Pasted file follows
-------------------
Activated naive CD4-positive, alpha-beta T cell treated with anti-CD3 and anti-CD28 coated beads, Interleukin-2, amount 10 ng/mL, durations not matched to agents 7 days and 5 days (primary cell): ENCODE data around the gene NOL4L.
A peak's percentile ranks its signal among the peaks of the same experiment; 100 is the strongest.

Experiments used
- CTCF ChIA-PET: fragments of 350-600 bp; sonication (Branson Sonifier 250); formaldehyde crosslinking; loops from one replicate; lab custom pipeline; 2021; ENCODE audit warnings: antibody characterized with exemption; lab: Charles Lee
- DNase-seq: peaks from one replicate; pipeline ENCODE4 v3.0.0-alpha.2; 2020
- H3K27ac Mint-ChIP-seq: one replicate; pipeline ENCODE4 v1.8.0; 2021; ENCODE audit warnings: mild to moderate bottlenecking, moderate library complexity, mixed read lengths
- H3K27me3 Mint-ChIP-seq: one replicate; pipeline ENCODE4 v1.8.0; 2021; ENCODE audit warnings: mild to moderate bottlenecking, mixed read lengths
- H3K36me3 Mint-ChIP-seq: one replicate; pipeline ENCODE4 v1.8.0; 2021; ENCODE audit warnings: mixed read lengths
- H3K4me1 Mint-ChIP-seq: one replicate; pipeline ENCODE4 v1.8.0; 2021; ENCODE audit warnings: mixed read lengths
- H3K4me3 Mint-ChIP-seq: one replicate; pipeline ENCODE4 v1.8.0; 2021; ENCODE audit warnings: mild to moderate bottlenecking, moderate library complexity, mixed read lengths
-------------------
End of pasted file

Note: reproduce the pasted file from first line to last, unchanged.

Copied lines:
Activated naive CD4-positive, alpha-beta T cell treated with anti-CD3 and anti-CD28 coated beads, Interleukin-2, amount 10 ng/mL, durations not matched to agents 7 days and 5 days (primary cell): ENCODE data around the gene NOL4L.
A peak's percentile ranks its signal among the peaks of the same experiment; 100 is the strongest.

Experiments used
- CTCF ChIA-PET: fragments of 350-600 bp; sonication (Branson Sonifier 250); formaldehyde crosslinking; loops from one replicate; lab custom pipeline; 2021; ENCODE audit warnings: antibody characterized with exemption; lab: Charles Lee
- DNase-seq: peaks from one replicate; pipeline ENCODE4 v3.0.0-alpha.2; 2020
- H3K27ac Mint-ChIP-seq: one replicate; pipeline ENCODE4 v1.8.0; 2021; ENCODE audit warnings: mild to moderate bottlenecking, moderate library complexity, mixed read lengths
- H3K27me3 Mint-ChIP-seq: one replicate; pipeline ENCODE4 v1.8.0; 2021; ENCODE audit warnings: mild to moderate bottlenecking, mixed read lengths
- H3K36me3 Mint-ChIP-seq: one replicate; pipeline ENCODE4 v1.8.0; 2021; ENCODE audit warnings: mixed read lengths
- H3K4me1 Mint-ChIP-seq: one replicate; pipeline ENCODE4 v1.8.0; 2021; ENCODE audit warnings: mixed read lengths
- H3K4me3 Mint-ChIP-seq: one replicate; pipeline ENCODE4 v1.8.0; 2021; ENCODE audit warnings: mild to moderate bottlenecking, moderate library complexity, mixed read lengths